3. Buddy Bacon, CEO, Meridian Surgical Partners: "The best way for ASCs to approach physician specialties with less historical involvement is to let your physician partners do the selling for you. For example, we certainly make efforts to spread the word about our achievements related to incorporating minimally invasive spine into our outpatient facilities. However, I believe there is no better way to make that happen than through peer selling between physicians. Our physicians do a great job of sharing their success and satisfaction with other physicians." From: Recruiting ASC Physician Investors in 2011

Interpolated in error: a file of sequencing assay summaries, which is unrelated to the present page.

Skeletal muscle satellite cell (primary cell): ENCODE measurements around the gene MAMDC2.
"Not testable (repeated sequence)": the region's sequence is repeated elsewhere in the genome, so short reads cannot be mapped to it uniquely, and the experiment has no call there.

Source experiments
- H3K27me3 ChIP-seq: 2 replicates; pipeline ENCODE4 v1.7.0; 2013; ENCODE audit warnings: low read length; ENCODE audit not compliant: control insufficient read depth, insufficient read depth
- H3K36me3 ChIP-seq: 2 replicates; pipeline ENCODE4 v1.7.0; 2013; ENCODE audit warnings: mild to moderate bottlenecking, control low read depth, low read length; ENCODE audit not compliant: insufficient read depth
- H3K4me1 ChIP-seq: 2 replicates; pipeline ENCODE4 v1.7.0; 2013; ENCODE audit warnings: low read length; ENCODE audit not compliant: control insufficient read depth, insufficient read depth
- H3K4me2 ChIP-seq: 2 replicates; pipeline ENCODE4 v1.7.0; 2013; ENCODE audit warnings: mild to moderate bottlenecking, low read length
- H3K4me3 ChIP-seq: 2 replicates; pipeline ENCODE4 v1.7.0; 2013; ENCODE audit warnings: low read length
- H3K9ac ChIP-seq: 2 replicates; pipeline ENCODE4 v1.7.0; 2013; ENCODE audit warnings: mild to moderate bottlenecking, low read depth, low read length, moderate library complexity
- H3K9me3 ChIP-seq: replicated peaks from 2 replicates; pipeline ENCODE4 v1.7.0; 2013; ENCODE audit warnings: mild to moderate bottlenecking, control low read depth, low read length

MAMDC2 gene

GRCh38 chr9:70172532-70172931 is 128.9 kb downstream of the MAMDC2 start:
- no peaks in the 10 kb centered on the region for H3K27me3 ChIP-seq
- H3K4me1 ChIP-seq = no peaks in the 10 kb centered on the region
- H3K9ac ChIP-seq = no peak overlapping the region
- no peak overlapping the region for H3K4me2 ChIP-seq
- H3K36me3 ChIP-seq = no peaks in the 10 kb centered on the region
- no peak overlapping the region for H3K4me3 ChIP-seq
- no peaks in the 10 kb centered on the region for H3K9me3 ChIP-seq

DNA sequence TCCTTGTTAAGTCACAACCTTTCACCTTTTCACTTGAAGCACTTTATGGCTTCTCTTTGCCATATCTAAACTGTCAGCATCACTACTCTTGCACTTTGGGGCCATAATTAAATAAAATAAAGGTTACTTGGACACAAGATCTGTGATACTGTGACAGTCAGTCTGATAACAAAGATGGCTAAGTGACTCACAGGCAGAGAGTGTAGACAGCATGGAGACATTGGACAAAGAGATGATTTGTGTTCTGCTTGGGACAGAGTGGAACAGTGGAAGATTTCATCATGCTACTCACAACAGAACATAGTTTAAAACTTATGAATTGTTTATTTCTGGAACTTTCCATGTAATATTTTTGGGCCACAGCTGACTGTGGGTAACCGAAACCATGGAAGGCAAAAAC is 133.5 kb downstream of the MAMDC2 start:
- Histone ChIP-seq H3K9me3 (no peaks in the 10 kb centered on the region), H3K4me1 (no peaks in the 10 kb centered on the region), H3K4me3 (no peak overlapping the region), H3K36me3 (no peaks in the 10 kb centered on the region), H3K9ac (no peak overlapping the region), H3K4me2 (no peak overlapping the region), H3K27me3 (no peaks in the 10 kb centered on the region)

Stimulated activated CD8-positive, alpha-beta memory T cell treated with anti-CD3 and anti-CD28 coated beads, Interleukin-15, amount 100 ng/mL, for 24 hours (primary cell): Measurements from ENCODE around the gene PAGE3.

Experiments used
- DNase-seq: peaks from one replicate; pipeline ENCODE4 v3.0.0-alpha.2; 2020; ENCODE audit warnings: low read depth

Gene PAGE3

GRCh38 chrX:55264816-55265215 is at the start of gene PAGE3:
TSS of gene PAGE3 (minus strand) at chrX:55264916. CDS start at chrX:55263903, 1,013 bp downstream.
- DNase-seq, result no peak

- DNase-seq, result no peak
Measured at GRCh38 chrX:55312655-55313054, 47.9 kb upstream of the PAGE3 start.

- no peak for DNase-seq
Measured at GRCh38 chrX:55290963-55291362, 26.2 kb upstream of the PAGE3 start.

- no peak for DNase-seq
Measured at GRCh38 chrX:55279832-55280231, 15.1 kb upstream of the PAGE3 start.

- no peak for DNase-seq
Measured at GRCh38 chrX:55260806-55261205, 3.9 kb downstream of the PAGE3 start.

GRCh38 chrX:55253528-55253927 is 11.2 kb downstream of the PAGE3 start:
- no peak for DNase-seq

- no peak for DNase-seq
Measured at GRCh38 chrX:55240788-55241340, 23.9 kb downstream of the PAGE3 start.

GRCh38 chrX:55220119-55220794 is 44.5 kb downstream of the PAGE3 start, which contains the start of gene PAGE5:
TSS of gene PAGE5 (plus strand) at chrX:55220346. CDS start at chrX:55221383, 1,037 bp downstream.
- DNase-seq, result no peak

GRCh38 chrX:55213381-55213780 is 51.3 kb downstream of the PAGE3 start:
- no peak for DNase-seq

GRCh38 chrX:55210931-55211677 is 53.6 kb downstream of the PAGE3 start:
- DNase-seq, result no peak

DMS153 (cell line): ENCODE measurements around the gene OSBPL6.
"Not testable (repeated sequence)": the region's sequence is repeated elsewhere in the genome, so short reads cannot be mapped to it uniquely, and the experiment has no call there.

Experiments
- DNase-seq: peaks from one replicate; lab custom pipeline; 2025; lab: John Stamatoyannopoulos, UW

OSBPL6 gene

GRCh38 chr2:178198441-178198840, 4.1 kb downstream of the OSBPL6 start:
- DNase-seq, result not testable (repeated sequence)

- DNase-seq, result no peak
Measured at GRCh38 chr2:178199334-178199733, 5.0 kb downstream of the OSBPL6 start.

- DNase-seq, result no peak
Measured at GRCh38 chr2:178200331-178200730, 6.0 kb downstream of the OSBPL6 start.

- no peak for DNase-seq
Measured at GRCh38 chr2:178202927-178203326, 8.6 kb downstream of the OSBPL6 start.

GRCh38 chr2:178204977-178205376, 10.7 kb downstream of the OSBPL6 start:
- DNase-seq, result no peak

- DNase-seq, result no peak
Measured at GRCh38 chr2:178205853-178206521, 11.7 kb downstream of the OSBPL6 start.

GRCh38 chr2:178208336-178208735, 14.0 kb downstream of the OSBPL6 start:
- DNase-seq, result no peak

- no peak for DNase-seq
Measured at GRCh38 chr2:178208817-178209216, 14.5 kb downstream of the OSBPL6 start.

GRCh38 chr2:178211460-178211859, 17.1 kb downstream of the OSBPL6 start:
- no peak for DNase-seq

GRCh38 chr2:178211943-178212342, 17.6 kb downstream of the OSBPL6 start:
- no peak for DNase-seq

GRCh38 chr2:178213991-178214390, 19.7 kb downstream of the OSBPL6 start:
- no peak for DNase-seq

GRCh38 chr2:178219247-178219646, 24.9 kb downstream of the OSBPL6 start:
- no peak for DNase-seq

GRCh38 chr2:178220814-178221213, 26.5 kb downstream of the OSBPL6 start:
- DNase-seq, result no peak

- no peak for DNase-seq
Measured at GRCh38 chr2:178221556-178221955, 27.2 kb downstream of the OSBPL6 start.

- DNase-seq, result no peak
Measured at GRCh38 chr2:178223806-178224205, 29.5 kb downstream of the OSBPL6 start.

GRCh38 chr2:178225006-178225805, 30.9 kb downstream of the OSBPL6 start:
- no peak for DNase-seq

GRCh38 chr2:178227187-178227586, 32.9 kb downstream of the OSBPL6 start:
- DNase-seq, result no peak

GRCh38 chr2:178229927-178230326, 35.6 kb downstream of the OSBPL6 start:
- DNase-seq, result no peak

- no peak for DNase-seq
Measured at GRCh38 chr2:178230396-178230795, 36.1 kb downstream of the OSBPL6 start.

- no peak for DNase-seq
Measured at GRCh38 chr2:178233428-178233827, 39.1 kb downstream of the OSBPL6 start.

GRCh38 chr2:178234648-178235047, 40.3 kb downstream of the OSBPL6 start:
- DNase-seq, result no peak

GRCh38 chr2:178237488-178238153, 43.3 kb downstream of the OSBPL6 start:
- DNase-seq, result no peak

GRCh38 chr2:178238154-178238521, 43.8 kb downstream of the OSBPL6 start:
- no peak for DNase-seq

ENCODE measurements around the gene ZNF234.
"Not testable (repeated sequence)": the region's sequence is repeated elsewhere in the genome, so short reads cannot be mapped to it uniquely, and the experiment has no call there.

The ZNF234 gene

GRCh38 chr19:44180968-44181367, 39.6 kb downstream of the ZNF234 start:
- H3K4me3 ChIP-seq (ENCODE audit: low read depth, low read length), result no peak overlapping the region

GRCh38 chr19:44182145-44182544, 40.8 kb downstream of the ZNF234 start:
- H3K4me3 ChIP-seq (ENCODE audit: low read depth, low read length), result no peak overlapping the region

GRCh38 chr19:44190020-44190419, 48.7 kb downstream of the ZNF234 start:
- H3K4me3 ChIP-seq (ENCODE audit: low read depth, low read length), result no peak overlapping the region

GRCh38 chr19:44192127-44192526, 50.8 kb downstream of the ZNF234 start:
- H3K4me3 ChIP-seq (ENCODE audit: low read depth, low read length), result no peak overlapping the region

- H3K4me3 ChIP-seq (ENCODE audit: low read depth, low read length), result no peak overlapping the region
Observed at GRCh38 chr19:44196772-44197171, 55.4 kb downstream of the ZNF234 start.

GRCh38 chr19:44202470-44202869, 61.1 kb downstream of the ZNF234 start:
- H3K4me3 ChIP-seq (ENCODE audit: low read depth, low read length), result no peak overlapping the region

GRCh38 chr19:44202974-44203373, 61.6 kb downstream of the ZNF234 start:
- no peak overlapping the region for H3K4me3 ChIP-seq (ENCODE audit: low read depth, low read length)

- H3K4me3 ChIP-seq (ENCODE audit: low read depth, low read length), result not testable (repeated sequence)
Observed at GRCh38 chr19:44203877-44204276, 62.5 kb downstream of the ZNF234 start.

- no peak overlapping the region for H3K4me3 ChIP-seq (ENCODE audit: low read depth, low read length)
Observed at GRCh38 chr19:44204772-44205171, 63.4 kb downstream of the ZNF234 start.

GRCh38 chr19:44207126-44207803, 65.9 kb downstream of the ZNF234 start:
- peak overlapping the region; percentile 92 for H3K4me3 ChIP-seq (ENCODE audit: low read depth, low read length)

4. Mike Lipomi, president and CEO, Surgical Management Professionals: "You should definitely look at your overhead and your supplies. People tend to look at these items later, if at all, because they think, 'I'm always going to need to keep the lights on and I'm always going to need supplies.' The easy pickings seem to be on the salary side. But you can in fact find considerable savings by taking steps like renegotiating vendor agreements, or finding new vendors or persuading your physicians to use a less expensive device. These strategies take some work, but they don't cut into the muscle and bone of the organization like taking the easy route and cutting essential staff. Persuading physicians to switch their supplies means pinpointing the waste and presenting the information to them." From: Best Practices for ASCs in a Bad Economy